The theatre-in-the-round of Anera Stage’s Fichlander theatre is bordered by four walkways about three feet wide. The rest of the stage is a rectangular pool, sloping from about six inches deep to sufficiently deep for actors to float or even descent into and disappear under the walkways. Staging usually provide the dimension of space (stage) and time (sequence of events). With the cast walking, floating, swimming, and thrashing through the water, this stage adds the element of weight and resistance. To cross the stage, whether fleeing from one’s adversary or to unite with one’s love, the actors are literally slowed by the water, creating waves and showers of splashes. Those in the know, sitting in the front row, brought ponchos for good reason.
This element of resistance also distorts the sense of solid and air. When Erysichthon is consumed with his gluttony, the gods send hunger to climb on his back. No matter how much he eats, hunger prevents him from feeling satiated. To represent this, he kneels in the water, splashing it up on himself, generating agitation in the water and the image of someone eating anything that he can without relief. This was more effective than having him seated at a table pretending to eat a bowl of food.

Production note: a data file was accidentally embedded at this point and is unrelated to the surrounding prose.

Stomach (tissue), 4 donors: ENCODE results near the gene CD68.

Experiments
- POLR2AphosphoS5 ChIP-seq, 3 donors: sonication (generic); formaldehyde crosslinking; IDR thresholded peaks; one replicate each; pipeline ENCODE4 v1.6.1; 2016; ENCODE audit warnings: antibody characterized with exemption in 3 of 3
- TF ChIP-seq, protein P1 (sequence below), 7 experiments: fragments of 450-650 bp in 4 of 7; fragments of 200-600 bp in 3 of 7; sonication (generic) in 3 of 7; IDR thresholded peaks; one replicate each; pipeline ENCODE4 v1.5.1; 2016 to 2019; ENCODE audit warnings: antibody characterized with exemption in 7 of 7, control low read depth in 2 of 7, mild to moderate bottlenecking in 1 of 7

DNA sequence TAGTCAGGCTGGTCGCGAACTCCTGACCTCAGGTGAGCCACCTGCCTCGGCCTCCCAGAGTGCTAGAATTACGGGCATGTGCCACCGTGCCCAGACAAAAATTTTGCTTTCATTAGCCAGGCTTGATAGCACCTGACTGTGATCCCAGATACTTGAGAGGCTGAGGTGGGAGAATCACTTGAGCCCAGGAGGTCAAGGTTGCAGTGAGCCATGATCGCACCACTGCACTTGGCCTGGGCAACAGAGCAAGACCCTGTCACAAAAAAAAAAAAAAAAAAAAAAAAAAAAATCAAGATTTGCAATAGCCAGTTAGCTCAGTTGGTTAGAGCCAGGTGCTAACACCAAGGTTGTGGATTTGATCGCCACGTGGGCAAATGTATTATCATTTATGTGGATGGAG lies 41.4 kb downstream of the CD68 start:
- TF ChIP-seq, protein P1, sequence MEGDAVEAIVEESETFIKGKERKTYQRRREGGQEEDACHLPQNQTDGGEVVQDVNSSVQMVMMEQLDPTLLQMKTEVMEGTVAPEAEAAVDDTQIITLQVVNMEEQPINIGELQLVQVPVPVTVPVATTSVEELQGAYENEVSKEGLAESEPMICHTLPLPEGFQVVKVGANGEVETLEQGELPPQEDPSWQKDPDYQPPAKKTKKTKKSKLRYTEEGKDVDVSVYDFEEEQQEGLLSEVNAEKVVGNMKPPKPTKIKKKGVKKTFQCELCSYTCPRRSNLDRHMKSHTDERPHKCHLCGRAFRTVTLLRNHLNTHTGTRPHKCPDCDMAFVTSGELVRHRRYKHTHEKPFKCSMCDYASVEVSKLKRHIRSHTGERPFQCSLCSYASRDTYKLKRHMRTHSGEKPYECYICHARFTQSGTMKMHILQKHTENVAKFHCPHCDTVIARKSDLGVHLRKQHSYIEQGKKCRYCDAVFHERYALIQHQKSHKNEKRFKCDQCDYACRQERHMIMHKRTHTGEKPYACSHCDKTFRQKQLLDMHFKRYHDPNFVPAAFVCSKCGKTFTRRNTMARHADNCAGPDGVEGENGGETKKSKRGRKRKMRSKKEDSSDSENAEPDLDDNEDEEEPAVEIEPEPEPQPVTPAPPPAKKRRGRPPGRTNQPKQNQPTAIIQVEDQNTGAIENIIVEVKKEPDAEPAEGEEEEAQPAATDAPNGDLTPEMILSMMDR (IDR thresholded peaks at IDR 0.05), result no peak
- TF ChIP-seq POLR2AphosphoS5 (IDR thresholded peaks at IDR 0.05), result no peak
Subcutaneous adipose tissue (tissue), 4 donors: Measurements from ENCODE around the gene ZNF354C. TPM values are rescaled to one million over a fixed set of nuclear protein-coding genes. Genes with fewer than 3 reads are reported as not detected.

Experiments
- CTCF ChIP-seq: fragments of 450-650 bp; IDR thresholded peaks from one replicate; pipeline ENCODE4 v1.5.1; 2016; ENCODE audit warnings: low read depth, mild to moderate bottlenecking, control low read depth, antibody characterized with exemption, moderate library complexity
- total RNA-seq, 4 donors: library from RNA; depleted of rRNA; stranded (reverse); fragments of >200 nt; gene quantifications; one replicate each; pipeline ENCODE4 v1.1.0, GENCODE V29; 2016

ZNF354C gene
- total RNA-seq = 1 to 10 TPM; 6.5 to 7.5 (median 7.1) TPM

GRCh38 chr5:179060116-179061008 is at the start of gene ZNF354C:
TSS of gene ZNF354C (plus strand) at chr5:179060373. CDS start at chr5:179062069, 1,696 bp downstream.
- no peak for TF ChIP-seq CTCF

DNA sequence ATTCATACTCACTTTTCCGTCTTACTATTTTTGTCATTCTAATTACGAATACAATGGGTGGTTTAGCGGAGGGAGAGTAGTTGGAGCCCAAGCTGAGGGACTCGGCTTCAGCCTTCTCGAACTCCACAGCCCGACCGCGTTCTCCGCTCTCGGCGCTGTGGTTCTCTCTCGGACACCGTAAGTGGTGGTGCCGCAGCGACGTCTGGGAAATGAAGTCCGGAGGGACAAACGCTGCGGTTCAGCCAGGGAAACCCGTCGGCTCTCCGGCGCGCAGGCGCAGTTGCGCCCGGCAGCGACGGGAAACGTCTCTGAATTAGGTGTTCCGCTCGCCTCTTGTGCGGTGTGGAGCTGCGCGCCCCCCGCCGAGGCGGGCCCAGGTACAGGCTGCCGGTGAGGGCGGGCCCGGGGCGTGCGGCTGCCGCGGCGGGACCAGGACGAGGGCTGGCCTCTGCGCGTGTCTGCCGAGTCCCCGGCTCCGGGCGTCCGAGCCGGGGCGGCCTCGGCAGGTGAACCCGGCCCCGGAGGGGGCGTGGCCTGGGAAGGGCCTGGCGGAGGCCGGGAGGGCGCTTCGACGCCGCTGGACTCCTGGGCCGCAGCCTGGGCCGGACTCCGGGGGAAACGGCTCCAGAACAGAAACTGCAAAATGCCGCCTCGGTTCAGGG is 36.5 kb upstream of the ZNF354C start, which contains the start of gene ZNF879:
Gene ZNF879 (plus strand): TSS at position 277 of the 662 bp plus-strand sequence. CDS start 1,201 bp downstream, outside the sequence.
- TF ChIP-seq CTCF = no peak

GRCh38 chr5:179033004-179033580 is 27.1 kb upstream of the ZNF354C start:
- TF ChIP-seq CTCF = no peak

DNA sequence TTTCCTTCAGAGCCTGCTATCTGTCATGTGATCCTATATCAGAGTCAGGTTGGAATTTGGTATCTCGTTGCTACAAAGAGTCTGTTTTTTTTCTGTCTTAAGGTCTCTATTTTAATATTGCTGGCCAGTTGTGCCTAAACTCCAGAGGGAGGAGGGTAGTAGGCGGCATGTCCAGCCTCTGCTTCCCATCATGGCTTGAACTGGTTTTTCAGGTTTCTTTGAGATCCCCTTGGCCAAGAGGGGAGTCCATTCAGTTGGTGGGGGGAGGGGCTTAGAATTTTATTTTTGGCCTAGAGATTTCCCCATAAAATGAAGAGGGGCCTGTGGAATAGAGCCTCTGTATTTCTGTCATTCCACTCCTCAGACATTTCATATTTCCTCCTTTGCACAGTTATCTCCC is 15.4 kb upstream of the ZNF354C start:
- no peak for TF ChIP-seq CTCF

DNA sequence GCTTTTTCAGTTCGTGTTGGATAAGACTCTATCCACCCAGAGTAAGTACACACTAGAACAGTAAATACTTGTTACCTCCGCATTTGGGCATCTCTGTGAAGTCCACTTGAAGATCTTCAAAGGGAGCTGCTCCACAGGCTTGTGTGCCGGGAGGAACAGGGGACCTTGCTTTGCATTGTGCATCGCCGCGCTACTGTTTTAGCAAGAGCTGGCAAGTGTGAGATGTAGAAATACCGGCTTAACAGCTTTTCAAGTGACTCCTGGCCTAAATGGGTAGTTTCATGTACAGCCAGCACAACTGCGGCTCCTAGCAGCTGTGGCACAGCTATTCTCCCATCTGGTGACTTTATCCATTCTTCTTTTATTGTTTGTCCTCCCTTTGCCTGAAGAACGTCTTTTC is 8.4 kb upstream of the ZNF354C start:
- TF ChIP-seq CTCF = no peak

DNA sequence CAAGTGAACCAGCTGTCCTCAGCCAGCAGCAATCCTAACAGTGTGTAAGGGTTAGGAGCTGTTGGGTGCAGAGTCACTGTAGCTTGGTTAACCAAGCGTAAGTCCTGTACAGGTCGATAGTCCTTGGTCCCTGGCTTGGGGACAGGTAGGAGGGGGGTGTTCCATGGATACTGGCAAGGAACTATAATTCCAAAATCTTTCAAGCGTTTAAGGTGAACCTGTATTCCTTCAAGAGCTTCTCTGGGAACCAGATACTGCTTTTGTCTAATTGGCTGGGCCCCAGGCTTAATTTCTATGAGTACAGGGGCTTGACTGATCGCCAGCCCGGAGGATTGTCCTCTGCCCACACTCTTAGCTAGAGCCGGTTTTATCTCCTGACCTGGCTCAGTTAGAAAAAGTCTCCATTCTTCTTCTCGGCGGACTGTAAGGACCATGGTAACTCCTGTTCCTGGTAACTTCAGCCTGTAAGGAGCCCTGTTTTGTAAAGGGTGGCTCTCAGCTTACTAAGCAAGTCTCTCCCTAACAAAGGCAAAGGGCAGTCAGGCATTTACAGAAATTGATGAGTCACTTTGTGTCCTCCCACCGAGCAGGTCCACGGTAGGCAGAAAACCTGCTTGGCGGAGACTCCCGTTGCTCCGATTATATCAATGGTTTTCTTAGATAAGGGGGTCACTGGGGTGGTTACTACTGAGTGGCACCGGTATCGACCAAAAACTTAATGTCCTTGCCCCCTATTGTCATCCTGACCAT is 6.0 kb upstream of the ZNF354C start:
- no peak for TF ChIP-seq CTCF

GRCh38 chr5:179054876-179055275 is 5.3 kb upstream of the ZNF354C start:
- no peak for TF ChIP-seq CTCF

When Myrrha seduces her father, Cinyras, their veiled incest descends into the water, with rolling and positioning that sends waves crashing against the pool wall. Their condemned lust will not be contained to the Cinyras’ dark bed chamber, but will ripple out warning of this destructive relationship. These waves coming toward us and warning us to stay clear of this scene is more effective than forelorn faces of a couple crying on the edge of a bed.
Water allows for movement without movement. When Pysche slips into Cupid’s chamber wanting to see what her love looks like she begins the movement of the water in the pool. When he awakes from the mattress that floats in the pool, they lay together, still, rather than thrashing. But, the movement of the water from when Pysche walked through the water, continues to rock the mattress gently. Our footsteps, no matter how quietly performed, continue to provide motion in water, long after the time of action. Thus is the metamorphosis of action on stage into our minds and lives, long after the theatrical event has passed the curtain call and houselights rising.